Social media users noticed Monday the controversial Black Lives Matter organization — the radical business behind the “social justice” movement — deleted its oft-cited “what we believe” page.
In the since-removed section of the website, Black Lives Matter said its mission is to “disrupt the Western-prescribed nuclear family structure,” to “dismantle the patriarchal practice that requires mothers to work ‘double shifts’ so that they can mother in private even as they participate in public justice work,” as well as “foster a queer-affirming network” by “freeing ourselves from the tight grip of heteronormative thinking, or rather, the belief that all in the world are heterosexual.”
Now the website states: “Sorry, but the page you were trying to view does not exist.”
The official organization has been very open about its political ideologies and intentions. One of the group’s co-founders, in fact, has acknowledged she and one of her BLM cohorts are “trained Marxists.” And New York City BLM leader Hawk Newsome has refused to condemn violence and looting and told Fox News’ Martha MacCallum he wants to “burn down the system” if the U.S. “doesn’t give us what we want.”
“If this country doesn’t give us what we want, then we will burn down the system and replace it,” he said. “[I] could be speaking figuratively; I could be speaking literally. It’s a matter of interpretation.”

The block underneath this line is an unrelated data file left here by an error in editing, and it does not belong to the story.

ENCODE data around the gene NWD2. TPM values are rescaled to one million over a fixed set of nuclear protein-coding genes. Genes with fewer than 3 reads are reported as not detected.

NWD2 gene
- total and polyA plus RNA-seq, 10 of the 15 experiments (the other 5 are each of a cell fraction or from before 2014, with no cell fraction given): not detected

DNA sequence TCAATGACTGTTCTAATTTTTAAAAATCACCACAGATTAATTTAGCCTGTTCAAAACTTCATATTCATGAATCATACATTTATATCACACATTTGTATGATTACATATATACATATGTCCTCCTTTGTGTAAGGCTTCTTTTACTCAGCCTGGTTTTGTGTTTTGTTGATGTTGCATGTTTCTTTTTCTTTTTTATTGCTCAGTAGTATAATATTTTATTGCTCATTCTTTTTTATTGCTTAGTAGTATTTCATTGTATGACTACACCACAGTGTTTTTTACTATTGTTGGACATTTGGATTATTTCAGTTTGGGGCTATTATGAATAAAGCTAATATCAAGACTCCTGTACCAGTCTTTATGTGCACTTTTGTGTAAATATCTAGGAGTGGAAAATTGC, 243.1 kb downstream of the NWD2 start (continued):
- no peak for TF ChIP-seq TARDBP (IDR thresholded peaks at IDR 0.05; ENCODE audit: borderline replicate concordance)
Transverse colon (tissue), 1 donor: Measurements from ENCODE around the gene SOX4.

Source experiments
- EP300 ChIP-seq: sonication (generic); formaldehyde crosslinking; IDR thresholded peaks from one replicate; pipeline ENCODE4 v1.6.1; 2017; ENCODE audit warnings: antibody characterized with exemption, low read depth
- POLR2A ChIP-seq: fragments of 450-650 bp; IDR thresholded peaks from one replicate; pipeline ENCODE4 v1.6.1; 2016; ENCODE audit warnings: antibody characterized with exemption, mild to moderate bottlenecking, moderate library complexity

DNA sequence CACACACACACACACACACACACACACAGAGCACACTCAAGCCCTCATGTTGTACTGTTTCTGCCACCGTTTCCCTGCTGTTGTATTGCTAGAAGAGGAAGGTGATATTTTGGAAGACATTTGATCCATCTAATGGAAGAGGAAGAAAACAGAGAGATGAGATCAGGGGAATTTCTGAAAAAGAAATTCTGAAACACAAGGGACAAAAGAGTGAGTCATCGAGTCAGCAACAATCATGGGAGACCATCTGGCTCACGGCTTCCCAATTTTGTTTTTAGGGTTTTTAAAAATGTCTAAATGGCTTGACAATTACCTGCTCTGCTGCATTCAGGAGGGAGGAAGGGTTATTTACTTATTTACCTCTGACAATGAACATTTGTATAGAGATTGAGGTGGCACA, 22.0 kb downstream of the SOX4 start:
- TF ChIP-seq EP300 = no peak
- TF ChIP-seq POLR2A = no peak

Newsome added he wants “black sovereignty,” which is synonymous with supremacy, “by any means necessary.”
During the summer, at the height of the racial protests and violent riots, Texas-based megachurch Pastor Ed Young warned “woke” Christians against jumping on board with the radical Black Lives Matter agenda.
Young explained to churchgoers he “wholeheartedly agrees[s]” with the lowercase phrase “black lives matter,” arguing the church “should champion it.” The progressive business, however, is different.
“I can’t support or agree with the core beliefs of the organization Black Lives Matter,” said the preacher. “It’s tied to abortion, homosexuality, transgenderism, and the breakup of the nuclear family — just to name a few. So I’m not going to hashtag that phrase, because whenever someone hashtags something, they need to hash it out through Scripture, and they need to understand what the people who have started the hashtag are actually living out and what solutions are they recommending.”
“We want to be liked; we want to seem ‘woke,’” added Young. “But in reality, we’re afraid to stand for truth or engage in healthy conversation. We need to be wary of jumping on cultural hype trains.”